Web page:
The Taliban, which has lost its legitimacy due to its brutality, are sometimes remembered by Afghans as those who brought peace to Afghanistan.  Women continue to be the number one victims of the country’s 30 years of warfare. According to Malalai Joya, an elected member of the Afghan Parliament and outspoken critic of warlords and war criminals in the government, “the propaganda to the world about liberating Afghanistan and women and fighting against terrorists are lies.” In her speech accepting a human rights award in London, she said:

Our nation is still living under the shadow of war, crimes and brutalities of the fundamentalists, and women are the primary and silent sacrifice of this situation. Justice doesn’t exist in Afghanistan. Every sector of life in Afghanistan today is a tragedy, from women’s rights to security, law and order and domination of a drug mafia.

Almost two generations of Afghan children have grown up seeing nothing but war, bombing, homelessness and hunger. They are an easy target for those who want to play Afghans against each other, through money, drugs and guns.Afghanistan was almost self-sufficient in food before the Soviet invasion in 1979. The leftist government had instituted many economic and social reforms. But the Soviets went in for the bait set up by the US to take revenge for the Vietnam War, as bragged about by Zbigniew Brzezinski, former US President Jimmy Carter’s National Security Advisor.  That was the beginning of the Afghan tragedy 30 years ago. Since then, the country has not seen a day of peace except for the brief brutal peace of Taliban era.

America trained, financed and equipped Afghan refugees to become Mujahideen to kill the Communist Soviets. Along the way, we created a cadre of fighters, including Osama bin Laden. Then, we supported and financed the Taliban and now we are trying to kill them as well.

In seven years of US occupation of Afghanistan, the government of Hamid Karzai and American influence have remained limited to Kabul and a few other smaller areas. Now it is not just the Americans, NATO and Pakistan which are playing their cards, but India, Russia and Iran also have increased embassy staff and active participation in carving a realm of power in Afghanistan.

If the British Empire in the 19th century could not succeed in occupying Afghanistan despite close to a century of war on and off, and the Soviets failed to do the same during the twentieth century, we cannot win either. Isn’t it about time that we Americans in the 21st century rethink the “good war” in Afghanistan? After seven years of going nowhere, it is surely time for a new strategy.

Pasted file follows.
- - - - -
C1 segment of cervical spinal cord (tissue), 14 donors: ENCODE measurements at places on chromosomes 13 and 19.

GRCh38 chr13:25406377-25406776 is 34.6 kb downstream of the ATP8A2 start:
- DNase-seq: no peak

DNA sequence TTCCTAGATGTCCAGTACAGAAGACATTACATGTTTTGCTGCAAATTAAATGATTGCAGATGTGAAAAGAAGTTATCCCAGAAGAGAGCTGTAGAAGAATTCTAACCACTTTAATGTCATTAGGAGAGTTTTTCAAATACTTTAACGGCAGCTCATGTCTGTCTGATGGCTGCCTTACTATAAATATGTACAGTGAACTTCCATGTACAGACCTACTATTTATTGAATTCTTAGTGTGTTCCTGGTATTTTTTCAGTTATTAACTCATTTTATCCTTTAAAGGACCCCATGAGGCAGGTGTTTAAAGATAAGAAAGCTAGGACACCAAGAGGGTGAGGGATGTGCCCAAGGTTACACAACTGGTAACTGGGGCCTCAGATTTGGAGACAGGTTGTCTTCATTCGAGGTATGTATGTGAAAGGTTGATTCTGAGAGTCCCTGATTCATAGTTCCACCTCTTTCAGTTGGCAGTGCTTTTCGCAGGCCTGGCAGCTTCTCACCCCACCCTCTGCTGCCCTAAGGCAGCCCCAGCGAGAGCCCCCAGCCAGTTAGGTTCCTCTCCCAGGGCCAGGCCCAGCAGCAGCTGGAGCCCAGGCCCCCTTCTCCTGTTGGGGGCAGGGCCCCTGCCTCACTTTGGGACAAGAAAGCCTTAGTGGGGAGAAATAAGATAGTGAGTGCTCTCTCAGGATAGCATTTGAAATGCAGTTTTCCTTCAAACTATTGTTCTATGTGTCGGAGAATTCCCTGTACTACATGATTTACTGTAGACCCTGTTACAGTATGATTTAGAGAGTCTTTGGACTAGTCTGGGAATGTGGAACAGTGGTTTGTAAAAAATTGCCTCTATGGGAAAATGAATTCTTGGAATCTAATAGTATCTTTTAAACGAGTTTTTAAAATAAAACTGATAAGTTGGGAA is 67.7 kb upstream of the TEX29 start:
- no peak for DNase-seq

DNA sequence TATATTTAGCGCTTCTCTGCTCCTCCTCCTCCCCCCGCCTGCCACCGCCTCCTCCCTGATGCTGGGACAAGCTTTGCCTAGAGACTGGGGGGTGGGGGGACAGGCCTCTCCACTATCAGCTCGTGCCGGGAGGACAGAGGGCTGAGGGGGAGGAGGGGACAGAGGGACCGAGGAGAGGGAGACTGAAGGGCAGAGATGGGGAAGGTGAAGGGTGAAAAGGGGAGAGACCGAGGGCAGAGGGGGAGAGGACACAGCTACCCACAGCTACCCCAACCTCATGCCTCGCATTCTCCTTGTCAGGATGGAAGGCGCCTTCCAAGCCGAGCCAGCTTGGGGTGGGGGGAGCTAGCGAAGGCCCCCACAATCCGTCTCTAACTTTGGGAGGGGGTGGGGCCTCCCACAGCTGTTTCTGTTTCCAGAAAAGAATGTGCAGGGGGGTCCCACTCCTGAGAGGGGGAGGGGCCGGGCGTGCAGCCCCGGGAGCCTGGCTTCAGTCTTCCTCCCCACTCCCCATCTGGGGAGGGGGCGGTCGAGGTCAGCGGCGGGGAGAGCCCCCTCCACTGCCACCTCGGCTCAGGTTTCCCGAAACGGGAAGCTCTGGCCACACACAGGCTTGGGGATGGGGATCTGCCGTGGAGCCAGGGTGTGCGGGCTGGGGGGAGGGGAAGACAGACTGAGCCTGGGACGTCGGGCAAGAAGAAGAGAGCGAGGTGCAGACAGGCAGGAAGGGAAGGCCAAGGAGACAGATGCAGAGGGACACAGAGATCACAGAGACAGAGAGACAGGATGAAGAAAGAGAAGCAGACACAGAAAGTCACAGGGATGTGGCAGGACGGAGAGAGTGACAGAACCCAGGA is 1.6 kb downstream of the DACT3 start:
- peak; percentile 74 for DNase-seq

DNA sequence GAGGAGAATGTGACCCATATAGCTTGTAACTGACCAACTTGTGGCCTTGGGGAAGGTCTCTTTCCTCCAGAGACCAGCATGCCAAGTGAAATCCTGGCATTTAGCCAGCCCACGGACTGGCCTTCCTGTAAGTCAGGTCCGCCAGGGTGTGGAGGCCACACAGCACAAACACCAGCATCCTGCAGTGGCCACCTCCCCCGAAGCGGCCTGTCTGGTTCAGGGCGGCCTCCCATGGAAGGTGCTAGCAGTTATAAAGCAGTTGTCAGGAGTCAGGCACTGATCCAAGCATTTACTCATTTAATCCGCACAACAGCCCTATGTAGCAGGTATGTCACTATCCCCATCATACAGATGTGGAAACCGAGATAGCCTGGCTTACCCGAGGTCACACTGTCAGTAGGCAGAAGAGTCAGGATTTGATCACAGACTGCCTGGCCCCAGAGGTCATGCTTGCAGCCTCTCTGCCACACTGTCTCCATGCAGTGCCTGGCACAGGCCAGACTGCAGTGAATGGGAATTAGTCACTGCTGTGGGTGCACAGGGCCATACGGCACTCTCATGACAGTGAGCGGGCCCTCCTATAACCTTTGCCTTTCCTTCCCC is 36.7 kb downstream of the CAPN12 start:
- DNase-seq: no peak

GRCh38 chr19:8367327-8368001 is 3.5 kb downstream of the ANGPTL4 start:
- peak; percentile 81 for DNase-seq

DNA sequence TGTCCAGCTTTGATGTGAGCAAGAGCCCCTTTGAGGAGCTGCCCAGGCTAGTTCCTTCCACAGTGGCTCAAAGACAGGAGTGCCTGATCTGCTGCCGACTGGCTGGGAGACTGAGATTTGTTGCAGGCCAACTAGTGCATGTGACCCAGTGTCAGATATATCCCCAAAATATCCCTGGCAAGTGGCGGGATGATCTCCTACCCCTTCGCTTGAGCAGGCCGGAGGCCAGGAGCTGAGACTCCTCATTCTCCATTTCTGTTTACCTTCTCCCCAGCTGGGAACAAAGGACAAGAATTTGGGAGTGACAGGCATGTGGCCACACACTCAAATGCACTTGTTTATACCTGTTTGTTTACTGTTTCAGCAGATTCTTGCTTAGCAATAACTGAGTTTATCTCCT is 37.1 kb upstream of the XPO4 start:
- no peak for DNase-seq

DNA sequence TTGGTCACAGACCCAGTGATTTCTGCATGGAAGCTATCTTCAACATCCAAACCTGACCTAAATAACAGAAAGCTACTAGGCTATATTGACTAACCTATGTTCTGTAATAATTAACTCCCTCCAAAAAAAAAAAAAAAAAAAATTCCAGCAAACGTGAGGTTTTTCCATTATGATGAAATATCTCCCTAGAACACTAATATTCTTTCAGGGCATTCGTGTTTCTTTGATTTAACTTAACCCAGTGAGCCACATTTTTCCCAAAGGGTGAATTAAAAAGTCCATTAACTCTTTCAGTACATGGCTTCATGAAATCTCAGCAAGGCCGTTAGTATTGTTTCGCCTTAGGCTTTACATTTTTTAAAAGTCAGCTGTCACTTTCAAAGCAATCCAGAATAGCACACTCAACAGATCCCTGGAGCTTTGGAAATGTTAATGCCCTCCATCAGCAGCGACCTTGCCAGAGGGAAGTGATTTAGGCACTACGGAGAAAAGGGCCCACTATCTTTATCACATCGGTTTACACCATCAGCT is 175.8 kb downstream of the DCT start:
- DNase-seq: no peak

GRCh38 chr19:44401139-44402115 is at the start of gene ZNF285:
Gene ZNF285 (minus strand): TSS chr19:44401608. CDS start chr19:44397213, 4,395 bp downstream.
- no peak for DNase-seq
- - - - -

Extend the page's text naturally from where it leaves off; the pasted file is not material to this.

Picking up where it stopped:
Consider this: if the Soviets, with 120,000 troops at any given time (500,000 total) could not do it, how can we with only 60,000? An increase of 20,000 to 30,000 American soldiers is unlikely to achieve military defeat.

And the Soviet Union was just across the border from Afghanistan, not tens of thousands of miles away as America is.

In Iraq which is half of the size of Afghanistan, the U.S. had more than 150,000 troops plus 190,000 contractors, killing one million people and destroying the whole infrastructure of the country.

Afghanistan has 16 percent more people than Iraq. It has a far more challenging military environment because two-thirds of Afghanistan is mountainous terrain suitable for guerrilla warfare unlike the flat plains of Iraq.

Most Afghans have been raised accustomed to war and hardship during the last three decades, unlike the comparatively more urbanized Iraqis.

That is the reason the outgoing commander of NATO-ISAF, General Dan McNeill, publicly requested anywhere between 100,000 and 400,000 more troops for the fight in Afghanistan.

President Obama has been right to pursue diplomacy with countries like Iran and for extending a hand to the Muslim world. However, he is dangerously wrong for pursuing the military path in Afghanistan. It is one that will only exacerbate terrorism, as well as further destroy a nation crippled by thirty years of war. It will lead to the deaths of more American soldiers. And I have no doubt that it will further lower the life expectancy of Afghans, those who continue to suffer the most.

Abdul Malik Mujahid is a Pakistani-American. He is an Imam in Chicago, President of Sound Vision, and serves as the vice chair for a Council for a Parliament of World Religions.